Tuesday, May 17, 2011

Thor review and more

I've seen "Thor" a couple of times so I am writing a review. All said and done I liked it better than the Iron Man films, although I consider those films a bit slicker and better fitted to today's world. Yet Thor takes on a more ambitious project, trying to bring to life a mythical god in the form of a superhero. And of course both Iron Man and Thor are members of the superhero team the Avengers. And that film will likely be quite good.

Thor came out in the comics in the early sixties. And with the revisionist tendency in comics, there was a Thor for each decade. The one I am most closely bonded with is the Stan Lee/Jack Kirby version of the '60's. I thought the film did a good job of acknowledging all the Thors. Jane Foster, nurse to Thor's mortal self Dr Don Blake, is now an astral-physicist. And Natalie Portman does a great job. And Chris Hemsworth's Thor is also good. Stan Lee loved to write this title because it gave him a chance to write Shakespearean dialogue. Not that a Norse God of Thunder has to speak like Hamlet. But at the time different and entertaining. And there is just enough of that along with Hemsworth's ability to have an immortal swagger and at the same time be lovable that makes the movie go. And his preference for mortal Jane over the goddess Sif is also interesting. In the comics Jane made her exit when given a chance to be an immortal she chose to not and Thor then went on to Sif.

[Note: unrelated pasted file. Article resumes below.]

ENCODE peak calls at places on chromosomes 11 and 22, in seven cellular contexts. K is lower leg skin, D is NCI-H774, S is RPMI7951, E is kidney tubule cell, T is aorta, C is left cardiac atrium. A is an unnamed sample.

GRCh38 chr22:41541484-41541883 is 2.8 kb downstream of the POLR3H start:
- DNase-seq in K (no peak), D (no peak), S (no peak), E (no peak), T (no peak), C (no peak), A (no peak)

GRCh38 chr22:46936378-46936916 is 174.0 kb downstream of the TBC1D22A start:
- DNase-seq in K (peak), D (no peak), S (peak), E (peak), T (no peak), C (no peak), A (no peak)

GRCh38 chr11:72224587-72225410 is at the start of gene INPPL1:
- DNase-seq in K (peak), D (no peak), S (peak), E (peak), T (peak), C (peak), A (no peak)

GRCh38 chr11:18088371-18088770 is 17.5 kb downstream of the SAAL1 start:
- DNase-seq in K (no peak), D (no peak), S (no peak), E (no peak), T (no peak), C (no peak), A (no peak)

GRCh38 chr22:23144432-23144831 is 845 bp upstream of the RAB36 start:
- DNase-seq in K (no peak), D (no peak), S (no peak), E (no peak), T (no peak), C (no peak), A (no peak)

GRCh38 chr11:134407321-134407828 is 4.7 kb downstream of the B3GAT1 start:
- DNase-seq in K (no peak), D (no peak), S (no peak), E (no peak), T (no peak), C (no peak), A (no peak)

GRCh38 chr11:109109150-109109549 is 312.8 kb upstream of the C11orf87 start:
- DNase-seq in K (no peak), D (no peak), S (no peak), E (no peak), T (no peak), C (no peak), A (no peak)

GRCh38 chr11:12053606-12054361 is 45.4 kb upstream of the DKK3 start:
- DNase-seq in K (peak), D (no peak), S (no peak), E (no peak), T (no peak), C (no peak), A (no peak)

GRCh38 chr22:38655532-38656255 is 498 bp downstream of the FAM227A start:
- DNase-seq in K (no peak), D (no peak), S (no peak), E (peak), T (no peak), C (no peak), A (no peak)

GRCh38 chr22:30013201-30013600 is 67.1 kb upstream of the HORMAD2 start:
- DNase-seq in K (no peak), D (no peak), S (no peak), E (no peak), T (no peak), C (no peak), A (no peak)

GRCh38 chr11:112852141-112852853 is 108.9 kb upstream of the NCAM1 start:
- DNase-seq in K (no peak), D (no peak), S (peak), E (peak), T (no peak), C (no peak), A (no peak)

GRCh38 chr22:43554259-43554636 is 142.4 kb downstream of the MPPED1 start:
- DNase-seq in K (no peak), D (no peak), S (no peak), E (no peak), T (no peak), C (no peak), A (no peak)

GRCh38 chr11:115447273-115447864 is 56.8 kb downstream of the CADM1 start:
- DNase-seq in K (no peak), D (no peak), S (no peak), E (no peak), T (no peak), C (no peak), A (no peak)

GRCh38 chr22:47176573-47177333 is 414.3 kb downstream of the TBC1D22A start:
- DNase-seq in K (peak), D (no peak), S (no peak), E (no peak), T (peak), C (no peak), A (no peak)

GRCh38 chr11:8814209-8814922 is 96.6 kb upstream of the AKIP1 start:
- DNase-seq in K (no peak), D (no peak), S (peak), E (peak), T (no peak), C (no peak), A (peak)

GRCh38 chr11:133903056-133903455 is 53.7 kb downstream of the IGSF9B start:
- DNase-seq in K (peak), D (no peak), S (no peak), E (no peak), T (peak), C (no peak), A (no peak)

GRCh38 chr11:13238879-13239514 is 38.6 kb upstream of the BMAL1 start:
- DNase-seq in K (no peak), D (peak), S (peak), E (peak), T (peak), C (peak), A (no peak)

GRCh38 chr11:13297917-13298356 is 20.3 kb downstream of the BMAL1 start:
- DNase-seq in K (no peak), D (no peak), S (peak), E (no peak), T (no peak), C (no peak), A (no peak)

The real scene stealer is Tom Hiddleston as Loki. He reminds us what makes evil so dangerous is how seductive it is. He is able to take Odin's wisdom and Thor's power and turn them against each other. It was always so in the comics as well. So definitely see the film if you already haven't.

May 13th was the 23rd anniversary of Chet Baker's mysterious death. Our own Bruce Peterson was in Amsterdam and e-mailed me photos of both the hotel Baker stayed in his last night and also the plaque that is in front of that building to this day honoring him. A very entertaining book is the Evan Horne mystery by Bill Moody entitled "Looking for Chet Baker". It is a very imaginative part fact and part fiction look at the mystery surrounding Baker's death. It's interesting to me that I discovered his music when I was the same age he was when he died. And I picked up the trumpet after a 40 year hiatus on May 5th of '07, right around the date of his passing. I want to thank Alex Kolbosov for a 5 cd collection with some material I had never heard.

I am including a video of some music Dennis and I did at the recent party at Barbara's house:


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